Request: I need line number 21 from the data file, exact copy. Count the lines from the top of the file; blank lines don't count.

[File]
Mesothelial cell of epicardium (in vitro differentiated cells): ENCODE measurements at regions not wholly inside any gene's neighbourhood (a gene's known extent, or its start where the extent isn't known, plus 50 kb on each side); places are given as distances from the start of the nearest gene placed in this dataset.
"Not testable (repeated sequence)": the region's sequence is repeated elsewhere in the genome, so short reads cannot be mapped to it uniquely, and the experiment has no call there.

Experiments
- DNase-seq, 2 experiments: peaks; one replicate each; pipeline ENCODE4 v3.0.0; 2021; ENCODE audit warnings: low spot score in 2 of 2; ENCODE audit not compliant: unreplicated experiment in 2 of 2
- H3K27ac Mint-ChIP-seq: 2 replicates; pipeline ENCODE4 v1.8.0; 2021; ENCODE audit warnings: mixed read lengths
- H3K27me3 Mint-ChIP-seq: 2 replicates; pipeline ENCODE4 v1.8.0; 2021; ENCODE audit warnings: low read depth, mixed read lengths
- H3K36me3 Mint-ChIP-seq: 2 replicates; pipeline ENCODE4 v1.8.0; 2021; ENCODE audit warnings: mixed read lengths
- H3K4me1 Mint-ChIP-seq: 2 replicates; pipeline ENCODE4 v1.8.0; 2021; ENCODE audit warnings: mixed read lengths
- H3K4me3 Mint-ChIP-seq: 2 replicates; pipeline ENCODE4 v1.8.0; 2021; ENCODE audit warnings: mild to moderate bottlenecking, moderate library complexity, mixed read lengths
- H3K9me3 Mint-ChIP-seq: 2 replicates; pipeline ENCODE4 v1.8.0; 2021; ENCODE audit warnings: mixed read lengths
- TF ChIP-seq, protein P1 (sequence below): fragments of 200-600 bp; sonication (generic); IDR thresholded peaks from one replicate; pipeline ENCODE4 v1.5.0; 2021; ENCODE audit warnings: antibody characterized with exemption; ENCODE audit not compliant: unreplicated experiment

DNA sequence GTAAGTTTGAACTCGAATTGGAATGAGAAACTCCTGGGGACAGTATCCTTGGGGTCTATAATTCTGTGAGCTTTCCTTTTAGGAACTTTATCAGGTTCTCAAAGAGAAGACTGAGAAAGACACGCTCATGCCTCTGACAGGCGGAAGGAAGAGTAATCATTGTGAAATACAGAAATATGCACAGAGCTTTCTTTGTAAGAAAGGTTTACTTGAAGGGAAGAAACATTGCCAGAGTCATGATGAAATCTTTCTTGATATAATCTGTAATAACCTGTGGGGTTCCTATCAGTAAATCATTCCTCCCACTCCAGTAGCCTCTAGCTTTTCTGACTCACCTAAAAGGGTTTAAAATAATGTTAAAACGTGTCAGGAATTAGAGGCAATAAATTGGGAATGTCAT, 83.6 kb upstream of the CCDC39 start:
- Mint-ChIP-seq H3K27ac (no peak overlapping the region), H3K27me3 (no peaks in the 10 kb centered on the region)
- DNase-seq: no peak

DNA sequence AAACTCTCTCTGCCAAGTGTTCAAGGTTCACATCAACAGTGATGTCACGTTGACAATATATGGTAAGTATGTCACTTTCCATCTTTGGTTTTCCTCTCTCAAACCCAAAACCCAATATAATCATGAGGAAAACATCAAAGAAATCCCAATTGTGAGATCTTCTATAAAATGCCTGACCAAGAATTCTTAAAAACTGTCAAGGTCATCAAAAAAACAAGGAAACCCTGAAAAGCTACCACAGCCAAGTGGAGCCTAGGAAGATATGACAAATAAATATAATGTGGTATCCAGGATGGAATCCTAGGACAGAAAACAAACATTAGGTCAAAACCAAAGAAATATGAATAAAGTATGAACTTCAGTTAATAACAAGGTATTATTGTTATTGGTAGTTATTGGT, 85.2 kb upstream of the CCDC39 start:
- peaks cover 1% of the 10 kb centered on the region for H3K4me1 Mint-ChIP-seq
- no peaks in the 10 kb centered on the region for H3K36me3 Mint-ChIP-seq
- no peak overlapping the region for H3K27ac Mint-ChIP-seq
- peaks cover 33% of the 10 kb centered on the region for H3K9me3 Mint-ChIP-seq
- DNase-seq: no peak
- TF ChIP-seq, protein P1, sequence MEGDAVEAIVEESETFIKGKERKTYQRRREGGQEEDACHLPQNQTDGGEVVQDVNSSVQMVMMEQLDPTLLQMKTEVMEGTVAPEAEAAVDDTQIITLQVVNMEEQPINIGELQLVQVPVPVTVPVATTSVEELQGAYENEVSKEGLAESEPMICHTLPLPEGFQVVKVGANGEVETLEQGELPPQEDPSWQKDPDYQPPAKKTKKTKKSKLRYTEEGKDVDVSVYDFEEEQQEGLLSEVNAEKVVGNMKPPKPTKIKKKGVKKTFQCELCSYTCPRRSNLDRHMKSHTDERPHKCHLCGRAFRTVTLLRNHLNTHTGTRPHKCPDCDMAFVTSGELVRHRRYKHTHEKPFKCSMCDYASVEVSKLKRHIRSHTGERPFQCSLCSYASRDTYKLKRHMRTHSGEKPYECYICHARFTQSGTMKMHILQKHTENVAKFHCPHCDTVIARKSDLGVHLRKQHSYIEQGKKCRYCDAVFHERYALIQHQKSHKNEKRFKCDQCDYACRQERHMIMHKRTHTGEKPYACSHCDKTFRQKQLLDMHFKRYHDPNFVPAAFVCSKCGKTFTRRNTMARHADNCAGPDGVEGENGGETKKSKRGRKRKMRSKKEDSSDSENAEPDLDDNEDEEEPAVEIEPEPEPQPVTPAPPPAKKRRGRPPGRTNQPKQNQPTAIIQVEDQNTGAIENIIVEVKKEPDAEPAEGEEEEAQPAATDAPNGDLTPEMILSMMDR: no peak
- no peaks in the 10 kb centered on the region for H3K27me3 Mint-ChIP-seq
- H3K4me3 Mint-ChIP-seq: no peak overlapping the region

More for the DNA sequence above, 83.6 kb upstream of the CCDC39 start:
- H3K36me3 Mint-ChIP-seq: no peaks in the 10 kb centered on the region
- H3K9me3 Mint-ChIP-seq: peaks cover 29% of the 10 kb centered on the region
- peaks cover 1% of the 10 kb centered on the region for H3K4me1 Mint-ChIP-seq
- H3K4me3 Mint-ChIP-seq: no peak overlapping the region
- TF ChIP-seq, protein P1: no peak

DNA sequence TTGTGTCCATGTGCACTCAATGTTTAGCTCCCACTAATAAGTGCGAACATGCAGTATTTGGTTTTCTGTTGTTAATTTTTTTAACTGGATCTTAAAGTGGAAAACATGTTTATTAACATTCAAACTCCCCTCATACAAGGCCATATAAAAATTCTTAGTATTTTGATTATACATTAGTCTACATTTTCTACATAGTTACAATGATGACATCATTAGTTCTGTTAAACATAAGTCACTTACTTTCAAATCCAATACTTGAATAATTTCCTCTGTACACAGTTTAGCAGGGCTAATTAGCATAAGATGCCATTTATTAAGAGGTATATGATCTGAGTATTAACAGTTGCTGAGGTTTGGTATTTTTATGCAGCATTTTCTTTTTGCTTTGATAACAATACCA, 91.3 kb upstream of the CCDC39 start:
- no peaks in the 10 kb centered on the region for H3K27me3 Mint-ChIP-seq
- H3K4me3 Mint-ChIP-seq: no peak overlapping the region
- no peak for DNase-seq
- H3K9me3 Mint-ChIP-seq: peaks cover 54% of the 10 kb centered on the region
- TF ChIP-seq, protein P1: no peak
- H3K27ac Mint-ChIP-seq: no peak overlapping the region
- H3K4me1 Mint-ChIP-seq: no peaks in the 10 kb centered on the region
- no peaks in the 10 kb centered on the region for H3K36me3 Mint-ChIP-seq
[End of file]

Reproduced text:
- TF ChIP-seq, protein P1, sequence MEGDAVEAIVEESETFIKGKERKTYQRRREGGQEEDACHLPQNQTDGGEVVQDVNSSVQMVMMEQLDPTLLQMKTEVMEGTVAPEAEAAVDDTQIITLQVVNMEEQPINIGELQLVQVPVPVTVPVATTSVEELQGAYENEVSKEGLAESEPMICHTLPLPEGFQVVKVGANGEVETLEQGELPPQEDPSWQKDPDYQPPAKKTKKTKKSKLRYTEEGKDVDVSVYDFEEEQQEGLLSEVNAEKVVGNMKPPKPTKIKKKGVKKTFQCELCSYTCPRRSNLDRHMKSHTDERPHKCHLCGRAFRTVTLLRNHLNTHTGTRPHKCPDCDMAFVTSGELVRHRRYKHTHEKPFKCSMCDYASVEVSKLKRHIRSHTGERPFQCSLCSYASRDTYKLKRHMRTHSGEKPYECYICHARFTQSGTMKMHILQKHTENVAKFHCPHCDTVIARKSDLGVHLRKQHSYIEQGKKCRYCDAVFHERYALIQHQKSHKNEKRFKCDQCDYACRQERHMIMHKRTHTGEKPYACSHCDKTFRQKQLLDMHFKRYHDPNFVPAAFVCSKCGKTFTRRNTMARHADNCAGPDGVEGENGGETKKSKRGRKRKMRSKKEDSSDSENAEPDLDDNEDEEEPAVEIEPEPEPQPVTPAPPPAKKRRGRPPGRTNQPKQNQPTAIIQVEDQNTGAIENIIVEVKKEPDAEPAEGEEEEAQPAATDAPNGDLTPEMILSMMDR: no peak